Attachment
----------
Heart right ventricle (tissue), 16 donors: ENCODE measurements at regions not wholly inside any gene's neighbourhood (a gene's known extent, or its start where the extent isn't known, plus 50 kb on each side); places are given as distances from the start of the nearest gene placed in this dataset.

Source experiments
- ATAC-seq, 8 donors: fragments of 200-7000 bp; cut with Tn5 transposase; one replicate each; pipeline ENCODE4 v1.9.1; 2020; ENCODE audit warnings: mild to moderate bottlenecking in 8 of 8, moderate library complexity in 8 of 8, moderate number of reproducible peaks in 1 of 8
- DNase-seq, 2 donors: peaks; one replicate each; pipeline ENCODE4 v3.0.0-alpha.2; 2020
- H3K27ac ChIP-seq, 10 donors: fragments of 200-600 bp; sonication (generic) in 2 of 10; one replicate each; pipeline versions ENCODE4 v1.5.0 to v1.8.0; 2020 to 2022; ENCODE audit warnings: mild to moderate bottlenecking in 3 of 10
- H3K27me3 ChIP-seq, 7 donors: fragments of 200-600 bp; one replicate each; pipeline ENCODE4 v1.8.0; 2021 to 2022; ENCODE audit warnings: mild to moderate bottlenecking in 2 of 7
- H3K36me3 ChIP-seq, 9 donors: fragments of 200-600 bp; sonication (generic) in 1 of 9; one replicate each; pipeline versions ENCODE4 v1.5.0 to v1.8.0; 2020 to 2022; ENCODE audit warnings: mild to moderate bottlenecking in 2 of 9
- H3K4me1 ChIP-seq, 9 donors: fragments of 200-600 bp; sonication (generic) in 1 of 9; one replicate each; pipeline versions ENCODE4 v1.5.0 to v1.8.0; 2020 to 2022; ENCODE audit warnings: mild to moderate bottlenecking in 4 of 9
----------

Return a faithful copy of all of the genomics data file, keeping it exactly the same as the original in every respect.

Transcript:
Heart right ventricle (tissue), 16 donors: ENCODE measurements at regions not wholly inside any gene's neighbourhood (a gene's known extent, or its start where the extent isn't known, plus 50 kb on each side); places are given as distances from the start of the nearest gene placed in this dataset.

Source experiments
- ATAC-seq, 8 donors: fragments of 200-7000 bp; cut with Tn5 transposase; one replicate each; pipeline ENCODE4 v1.9.1; 2020; ENCODE audit warnings: mild to moderate bottlenecking in 8 of 8, moderate library complexity in 8 of 8, moderate number of reproducible peaks in 1 of 8
- DNase-seq, 2 donors: peaks; one replicate each; pipeline ENCODE4 v3.0.0-alpha.2; 2020
- H3K27ac ChIP-seq, 10 donors: fragments of 200-600 bp; sonication (generic) in 2 of 10; one replicate each; pipeline versions ENCODE4 v1.5.0 to v1.8.0; 2020 to 2022; ENCODE audit warnings: mild to moderate bottlenecking in 3 of 10
- H3K27me3 ChIP-seq, 7 donors: fragments of 200-600 bp; one replicate each; pipeline ENCODE4 v1.8.0; 2021 to 2022; ENCODE audit warnings: mild to moderate bottlenecking in 2 of 7
- H3K36me3 ChIP-seq, 9 donors: fragments of 200-600 bp; sonication (generic) in 1 of 9; one replicate each; pipeline versions ENCODE4 v1.5.0 to v1.8.0; 2020 to 2022; ENCODE audit warnings: mild to moderate bottlenecking in 2 of 9
- H3K4me1 ChIP-seq, 9 donors: fragments of 200-600 bp; sonication (generic) in 1 of 9; one replicate each; pipeline versions ENCODE4 v1.5.0 to v1.8.0; 2020 to 2022; ENCODE audit warnings: mild to moderate bottlenecking in 4 of 9